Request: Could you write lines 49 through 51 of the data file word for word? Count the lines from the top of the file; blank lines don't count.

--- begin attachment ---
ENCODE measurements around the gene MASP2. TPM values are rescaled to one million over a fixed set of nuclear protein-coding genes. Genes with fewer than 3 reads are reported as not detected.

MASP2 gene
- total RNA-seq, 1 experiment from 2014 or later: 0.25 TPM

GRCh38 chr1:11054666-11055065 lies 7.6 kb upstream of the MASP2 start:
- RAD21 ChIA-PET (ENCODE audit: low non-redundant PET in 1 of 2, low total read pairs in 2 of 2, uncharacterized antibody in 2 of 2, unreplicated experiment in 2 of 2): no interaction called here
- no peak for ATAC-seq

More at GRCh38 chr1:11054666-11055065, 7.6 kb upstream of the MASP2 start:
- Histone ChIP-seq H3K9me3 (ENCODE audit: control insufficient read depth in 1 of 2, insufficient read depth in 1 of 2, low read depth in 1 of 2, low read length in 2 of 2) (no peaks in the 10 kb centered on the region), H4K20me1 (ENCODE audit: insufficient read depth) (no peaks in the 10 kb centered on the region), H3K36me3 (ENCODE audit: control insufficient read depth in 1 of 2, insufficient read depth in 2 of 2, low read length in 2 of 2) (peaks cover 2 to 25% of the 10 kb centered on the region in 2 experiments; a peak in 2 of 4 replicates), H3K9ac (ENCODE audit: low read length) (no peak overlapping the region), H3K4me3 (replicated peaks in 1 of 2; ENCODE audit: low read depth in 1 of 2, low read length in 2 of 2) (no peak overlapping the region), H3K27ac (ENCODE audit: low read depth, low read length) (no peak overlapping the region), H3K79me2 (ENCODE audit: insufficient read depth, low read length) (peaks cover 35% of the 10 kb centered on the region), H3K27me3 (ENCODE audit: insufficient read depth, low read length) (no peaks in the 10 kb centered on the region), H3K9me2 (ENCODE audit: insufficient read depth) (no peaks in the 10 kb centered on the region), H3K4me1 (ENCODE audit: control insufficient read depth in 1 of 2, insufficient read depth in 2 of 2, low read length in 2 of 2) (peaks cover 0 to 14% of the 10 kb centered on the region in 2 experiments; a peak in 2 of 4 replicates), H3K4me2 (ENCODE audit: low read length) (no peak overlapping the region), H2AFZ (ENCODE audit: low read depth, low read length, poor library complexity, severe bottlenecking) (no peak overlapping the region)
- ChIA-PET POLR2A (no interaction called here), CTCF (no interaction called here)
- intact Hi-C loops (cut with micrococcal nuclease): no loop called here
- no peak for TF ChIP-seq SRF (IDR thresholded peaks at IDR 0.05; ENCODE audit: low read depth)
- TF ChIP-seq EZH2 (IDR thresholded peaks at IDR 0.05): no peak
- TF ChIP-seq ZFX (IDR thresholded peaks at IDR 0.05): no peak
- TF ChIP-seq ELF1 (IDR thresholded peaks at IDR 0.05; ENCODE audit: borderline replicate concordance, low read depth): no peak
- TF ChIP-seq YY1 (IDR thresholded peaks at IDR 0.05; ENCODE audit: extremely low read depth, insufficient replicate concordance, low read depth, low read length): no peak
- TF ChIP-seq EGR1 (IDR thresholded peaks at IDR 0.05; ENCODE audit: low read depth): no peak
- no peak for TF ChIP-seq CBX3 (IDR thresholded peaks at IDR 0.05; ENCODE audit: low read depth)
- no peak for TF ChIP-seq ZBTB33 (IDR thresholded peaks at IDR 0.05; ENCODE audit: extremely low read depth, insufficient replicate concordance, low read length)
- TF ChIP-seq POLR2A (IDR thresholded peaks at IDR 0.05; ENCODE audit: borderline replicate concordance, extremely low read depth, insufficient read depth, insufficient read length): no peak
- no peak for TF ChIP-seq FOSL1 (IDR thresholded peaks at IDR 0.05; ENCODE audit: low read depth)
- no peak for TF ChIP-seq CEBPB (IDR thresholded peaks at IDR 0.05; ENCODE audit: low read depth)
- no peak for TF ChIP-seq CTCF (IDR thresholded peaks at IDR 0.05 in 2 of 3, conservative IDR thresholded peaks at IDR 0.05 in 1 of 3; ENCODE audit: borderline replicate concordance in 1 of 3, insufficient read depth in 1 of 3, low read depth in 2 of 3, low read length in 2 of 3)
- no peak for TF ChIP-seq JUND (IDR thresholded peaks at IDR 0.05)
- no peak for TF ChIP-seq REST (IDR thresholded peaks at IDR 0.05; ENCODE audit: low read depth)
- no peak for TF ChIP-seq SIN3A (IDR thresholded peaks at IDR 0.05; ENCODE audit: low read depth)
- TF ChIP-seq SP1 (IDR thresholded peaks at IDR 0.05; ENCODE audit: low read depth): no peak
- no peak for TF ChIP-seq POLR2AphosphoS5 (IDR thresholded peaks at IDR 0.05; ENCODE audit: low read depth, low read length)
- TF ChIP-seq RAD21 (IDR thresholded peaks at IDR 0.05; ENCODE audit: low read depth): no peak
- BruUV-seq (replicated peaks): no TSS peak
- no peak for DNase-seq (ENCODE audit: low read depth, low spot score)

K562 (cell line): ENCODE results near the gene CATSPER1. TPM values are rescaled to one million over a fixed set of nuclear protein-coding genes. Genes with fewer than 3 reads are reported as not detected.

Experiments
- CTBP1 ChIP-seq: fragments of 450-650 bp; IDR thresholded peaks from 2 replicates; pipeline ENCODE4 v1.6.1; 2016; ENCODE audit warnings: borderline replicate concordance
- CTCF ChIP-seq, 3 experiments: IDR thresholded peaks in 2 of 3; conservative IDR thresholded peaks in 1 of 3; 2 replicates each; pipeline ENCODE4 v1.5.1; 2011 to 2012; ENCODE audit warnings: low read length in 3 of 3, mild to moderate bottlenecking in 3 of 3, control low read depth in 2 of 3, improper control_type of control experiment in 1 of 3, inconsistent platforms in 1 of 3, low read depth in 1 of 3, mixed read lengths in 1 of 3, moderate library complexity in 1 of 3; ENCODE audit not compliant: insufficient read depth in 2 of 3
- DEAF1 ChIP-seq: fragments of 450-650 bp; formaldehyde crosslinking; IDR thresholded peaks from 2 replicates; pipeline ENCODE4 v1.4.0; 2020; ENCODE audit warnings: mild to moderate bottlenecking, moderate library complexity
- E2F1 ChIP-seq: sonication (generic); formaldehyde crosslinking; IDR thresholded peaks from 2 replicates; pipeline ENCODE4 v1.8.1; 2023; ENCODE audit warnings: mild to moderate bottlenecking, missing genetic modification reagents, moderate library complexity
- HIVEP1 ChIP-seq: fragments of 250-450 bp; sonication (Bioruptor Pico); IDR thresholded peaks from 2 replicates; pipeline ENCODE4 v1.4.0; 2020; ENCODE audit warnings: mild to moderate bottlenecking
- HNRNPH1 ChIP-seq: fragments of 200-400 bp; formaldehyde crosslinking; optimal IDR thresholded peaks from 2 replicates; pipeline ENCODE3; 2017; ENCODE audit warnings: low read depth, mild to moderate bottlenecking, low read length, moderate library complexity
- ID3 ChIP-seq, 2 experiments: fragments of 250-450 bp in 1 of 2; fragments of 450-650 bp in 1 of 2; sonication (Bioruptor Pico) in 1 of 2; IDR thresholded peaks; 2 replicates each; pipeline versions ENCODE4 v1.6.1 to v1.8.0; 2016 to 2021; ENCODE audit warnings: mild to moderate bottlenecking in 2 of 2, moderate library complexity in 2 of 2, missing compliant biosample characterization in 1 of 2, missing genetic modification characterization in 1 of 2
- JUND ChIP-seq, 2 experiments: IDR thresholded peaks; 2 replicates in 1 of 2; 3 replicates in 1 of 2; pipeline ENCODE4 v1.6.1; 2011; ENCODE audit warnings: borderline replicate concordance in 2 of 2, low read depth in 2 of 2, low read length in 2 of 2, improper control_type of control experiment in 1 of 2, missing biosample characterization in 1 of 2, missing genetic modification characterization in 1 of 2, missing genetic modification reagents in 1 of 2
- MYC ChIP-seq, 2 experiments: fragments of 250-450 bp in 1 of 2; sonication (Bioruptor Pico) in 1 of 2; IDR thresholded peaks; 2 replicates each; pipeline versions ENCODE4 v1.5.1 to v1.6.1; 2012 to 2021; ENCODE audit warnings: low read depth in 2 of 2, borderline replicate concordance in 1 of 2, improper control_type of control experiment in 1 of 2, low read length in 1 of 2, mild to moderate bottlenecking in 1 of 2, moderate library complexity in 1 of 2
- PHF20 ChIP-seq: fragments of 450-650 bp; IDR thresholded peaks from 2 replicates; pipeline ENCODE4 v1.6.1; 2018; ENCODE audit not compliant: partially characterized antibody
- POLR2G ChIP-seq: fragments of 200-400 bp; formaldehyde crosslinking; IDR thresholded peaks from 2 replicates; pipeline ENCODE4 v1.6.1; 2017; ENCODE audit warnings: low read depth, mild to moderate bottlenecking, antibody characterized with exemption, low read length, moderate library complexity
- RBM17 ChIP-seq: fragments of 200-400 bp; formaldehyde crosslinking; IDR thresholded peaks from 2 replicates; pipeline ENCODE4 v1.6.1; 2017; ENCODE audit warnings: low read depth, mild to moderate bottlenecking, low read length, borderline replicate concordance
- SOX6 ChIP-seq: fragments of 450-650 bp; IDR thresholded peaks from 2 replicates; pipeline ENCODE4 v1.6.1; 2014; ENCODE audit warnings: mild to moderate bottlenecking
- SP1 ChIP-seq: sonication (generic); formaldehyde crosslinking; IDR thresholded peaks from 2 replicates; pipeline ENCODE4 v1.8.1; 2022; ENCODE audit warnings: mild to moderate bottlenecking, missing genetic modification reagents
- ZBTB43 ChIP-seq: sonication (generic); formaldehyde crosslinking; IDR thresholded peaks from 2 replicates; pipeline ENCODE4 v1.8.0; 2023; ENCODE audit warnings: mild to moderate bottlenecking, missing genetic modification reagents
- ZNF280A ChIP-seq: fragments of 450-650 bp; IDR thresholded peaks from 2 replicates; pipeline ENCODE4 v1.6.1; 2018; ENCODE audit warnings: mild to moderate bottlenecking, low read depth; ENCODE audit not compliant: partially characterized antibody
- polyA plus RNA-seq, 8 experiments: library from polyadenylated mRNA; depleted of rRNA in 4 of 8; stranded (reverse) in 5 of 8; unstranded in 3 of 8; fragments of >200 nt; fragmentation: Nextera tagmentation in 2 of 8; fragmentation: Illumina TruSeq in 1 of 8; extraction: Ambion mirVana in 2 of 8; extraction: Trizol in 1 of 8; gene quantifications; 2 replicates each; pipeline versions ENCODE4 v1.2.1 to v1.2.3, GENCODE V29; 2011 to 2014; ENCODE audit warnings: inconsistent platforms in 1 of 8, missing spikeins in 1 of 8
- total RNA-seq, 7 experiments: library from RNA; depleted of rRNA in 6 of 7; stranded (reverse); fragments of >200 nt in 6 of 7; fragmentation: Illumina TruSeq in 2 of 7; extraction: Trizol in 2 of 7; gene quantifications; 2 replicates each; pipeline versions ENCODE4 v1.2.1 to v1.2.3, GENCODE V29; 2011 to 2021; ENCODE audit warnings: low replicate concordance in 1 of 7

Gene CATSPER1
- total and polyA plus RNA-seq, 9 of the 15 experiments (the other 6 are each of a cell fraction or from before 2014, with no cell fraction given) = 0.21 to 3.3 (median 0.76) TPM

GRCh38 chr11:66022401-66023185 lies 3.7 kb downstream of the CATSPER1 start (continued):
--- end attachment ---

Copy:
- polyA plus RNA-seq, 8 experiments: library from polyadenylated mRNA; depleted of rRNA in 4 of 8; stranded (reverse) in 5 of 8; unstranded in 3 of 8; fragments of >200 nt; fragmentation: Nextera tagmentation in 2 of 8; fragmentation: Illumina TruSeq in 1 of 8; extraction: Ambion mirVana in 2 of 8; extraction: Trizol in 1 of 8; gene quantifications; 2 replicates each; pipeline versions ENCODE4 v1.2.1 to v1.2.3, GENCODE V29; 2011 to 2014; ENCODE audit warnings: inconsistent platforms in 1 of 8, missing spikeins in 1 of 8
- total RNA-seq, 7 experiments: library from RNA; depleted of rRNA in 6 of 7; stranded (reverse); fragments of >200 nt in 6 of 7; fragmentation: Illumina TruSeq in 2 of 7; extraction: Trizol in 2 of 7; gene quantifications; 2 replicates each; pipeline versions ENCODE4 v1.2.1 to v1.2.3, GENCODE V29; 2011 to 2021; ENCODE audit warnings: low replicate concordance in 1 of 7

Gene CATSPER1